Image Courtesy of Scoopwoop.com
Employing iconic religious imagery to send messages about a modern day problem, the new “Abused Goddesses” Campaign highlighting domestic violence in India is garnering attention. Hand-painted images (based on photos of live models) of bruised, battered, and beaten Hindu goddesses are followed by this caption:
Pray that we never see this day. Today, more than 68% of women in India are victims of domestic violence. Tomorrow, it seems like no woman shall be spared. Not even the ones we pray to.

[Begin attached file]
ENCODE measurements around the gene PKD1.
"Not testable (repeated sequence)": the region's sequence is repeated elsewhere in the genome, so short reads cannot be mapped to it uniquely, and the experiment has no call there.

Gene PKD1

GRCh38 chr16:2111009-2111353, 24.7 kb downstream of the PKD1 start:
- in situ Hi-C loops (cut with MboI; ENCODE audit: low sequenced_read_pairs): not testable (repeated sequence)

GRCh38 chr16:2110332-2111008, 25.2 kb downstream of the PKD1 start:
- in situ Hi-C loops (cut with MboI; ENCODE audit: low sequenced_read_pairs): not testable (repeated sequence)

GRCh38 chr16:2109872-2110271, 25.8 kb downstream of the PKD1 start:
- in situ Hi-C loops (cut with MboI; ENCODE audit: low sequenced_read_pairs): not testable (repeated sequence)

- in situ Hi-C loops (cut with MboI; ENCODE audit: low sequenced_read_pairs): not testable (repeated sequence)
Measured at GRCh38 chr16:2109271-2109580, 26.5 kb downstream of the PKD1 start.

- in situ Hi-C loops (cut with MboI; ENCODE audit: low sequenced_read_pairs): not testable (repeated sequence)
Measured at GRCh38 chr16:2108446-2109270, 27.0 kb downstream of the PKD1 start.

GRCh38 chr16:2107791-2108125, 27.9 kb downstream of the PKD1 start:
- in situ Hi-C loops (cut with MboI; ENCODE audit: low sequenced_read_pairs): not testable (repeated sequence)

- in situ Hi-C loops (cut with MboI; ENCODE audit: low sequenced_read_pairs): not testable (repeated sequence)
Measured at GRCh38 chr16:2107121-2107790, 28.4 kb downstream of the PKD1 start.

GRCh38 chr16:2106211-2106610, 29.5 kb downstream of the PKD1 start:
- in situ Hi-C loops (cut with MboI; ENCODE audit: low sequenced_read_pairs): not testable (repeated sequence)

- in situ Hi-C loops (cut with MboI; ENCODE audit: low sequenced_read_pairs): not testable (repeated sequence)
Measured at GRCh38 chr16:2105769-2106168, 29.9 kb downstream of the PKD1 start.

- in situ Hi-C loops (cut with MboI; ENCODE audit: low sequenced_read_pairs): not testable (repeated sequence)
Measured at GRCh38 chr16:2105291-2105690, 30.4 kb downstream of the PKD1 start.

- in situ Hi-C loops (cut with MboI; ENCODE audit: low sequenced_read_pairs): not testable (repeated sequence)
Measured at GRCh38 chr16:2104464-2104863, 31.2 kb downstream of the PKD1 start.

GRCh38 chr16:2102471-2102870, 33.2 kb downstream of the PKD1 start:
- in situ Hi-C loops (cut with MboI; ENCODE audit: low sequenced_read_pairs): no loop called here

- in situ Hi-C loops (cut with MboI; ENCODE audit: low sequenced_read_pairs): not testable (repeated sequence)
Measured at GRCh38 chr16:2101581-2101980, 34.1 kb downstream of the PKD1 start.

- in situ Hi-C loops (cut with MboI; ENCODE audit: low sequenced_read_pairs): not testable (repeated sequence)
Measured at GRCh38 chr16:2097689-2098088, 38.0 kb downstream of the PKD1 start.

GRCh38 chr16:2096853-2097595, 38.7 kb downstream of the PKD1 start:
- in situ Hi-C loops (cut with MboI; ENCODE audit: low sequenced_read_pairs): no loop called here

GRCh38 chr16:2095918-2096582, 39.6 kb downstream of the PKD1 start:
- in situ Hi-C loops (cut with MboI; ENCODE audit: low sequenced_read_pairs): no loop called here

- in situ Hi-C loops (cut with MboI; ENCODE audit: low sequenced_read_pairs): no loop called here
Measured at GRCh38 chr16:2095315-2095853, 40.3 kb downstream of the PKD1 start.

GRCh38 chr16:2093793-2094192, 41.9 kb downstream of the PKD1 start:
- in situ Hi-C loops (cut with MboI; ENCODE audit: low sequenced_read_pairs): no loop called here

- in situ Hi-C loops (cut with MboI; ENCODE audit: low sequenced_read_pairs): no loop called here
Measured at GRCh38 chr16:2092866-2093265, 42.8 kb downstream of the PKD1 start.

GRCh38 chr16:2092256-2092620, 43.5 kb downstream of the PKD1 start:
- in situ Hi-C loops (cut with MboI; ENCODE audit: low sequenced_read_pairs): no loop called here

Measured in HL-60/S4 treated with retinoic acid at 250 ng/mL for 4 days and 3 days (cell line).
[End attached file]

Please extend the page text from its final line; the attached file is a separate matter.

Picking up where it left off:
via Save Our Sisters: The “Abused Goddesses” Campaign | Girls’ Globe.
The ‘clash of risk cultures’, the collision of culturally different ‘risk realities’ (i.e. perceptions of risk), is developing into a fundamental problem of global politics in the twenty-first century.
…risk is not an objectively measurable quantity. What does the ‘reality’ of risk mean? Risks do not have any abstract existence in themselves. They […] count as urgent, threatening, and real or as negligible and unreal only as a result of particular cultural perceptions and evaluations.
Ulrich Beck, World At Risk (2009)
Six lectures on the political theology of nature
Being the Gifford Lectures on Natural Religion. Edinburgh, 18-28 February, 2013
rethinking “nature” toward the epoch of the Anthropocene
(warning: links navigate directly to a large PDF file)